The fastest and simplest way to analyse debris accumulation in cooling towers is to monitor the weight of heat exchangers over a period of time. When the threshold is reached, action must be taken to reduce it. Alternatively, endoscopic photography of the internals of the media is an effective way to assess fouling.

With air-blast coolers, the fin coils will show evidence of fouling on the individual cooling fins, and this assessment can be conducted externally with no downtime. On the other hand, evaporative cooling systems will often need to be assessed offline.

If debris-related bacteria is already present within your cooling tower, then we suggest the following approach:

  • Implement a Water Treatment System. Ensure that you have a water treatment system in place that not only deals with online biocides but also considers the effects of scale and corrosion in your system.
  • Create an Inspection Program. Regular inspection of cooling systems is essential to ensure bacteria growth does not get out of control. Inspecting towers every month is a good basic rule, but this may differ depending on your environment and needs.
  • Clean the Tower Basin. If accumulated deposits and sediment are clearly visible, it is time to clean the tower basin. This can mean shutting down or draining your system, so the use of a cooling tower vacuum is often a good choice.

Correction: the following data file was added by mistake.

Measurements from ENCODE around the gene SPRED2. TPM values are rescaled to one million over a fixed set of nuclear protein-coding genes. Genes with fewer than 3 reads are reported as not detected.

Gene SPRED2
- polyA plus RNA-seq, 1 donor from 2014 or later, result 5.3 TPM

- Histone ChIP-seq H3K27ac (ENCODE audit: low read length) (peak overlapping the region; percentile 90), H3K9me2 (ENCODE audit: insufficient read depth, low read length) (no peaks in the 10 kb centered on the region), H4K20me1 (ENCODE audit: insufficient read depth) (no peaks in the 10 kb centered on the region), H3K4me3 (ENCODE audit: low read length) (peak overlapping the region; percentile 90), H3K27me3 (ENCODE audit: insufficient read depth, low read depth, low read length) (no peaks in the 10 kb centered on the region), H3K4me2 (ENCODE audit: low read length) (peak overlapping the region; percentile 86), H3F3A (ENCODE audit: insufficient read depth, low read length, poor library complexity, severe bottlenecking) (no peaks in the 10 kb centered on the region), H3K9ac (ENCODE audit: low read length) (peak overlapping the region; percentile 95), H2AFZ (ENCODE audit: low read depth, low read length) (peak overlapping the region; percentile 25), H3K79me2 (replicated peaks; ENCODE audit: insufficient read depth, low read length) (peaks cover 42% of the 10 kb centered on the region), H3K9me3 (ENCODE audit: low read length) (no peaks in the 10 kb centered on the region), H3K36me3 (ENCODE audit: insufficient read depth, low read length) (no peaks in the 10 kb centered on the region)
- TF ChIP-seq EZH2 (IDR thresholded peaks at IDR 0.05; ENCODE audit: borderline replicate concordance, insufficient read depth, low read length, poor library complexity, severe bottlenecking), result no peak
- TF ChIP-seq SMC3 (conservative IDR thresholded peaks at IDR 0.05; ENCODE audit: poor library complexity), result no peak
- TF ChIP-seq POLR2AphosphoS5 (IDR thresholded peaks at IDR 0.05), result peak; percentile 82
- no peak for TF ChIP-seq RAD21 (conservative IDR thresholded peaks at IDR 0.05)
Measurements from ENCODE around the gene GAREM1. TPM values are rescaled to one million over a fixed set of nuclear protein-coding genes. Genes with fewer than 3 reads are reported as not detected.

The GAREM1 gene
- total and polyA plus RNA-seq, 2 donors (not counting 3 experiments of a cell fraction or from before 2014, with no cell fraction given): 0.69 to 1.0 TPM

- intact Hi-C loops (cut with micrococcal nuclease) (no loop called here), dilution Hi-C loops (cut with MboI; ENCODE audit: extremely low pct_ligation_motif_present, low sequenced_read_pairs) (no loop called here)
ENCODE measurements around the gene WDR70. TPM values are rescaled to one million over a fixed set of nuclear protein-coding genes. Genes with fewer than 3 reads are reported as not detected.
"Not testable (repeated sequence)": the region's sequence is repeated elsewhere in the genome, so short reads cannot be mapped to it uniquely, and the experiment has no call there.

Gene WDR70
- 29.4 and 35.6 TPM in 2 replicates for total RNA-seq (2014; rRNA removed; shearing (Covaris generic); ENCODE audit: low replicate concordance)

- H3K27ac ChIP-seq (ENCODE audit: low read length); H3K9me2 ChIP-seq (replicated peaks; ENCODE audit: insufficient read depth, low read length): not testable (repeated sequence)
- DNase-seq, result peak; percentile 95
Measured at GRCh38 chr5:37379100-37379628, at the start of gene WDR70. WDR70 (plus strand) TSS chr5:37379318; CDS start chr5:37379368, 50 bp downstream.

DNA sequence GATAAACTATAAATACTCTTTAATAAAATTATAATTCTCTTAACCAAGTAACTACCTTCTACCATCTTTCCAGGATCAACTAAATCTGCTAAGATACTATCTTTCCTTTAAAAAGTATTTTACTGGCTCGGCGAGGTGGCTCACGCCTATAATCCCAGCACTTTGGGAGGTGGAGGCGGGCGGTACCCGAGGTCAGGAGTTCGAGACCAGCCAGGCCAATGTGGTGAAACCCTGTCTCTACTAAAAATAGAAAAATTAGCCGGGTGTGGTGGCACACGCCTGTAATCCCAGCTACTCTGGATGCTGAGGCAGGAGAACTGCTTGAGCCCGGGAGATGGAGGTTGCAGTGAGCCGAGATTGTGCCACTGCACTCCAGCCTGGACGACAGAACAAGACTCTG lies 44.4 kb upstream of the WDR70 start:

• Descale the Fill. The tower fill provides the perfect conditions for legionella growth. Using a descaler to dissolve deposits will minimise the risk of bacterial spread.
  • Clean and Disinfect the Fill. Now that the fill is descaled, use a cooling tower fill cleaner to remove accumulated debris. Along with appropriate cleaning chemicals and disinfectant, this deep clean will remove bacteria and temporarily arrest its growth.

Finding a Solution to Debris Accumulation and Legionella Growth

As with all systems, a regular cleaning schedule is one of the key elements to preventing bacterial growth, along with an effective water treatment program. Once an assessment has been made, cleaning should be undertaken to ensure that scale, rust, biofilms, and algae do not have a chance to build up in the system. Maintaining a tight schedule will ensure the accumulation of debris never becomes excessive, and bacterial growth can be kept to a minimum.

A cost-effective preventative option would be to invest in debris filters that can minimise the exposure of water to external conditions, and can catch deposits before they have time to build up. Of course, filters won’t be able to catch everything, and cleaning will still be required, but everything it does stop will help to reduce costs and help to keep cooling system performance high. Installing debris filters is also a far easier process than cleaning coils or fill packs, which often require specialists and will ramp up costs over time. When dealing with growth-encouraging sunlight, also consider shading the hot water basin of a cross-flow tower.

Jeff Ebert (jebert@galebreaker.com) is Galebreaker’s senior business development manager for North America. He has 30 years of experience in the evaporative cooling and dry heat transfer industry, serving power, petrochemical, and HVAC customers.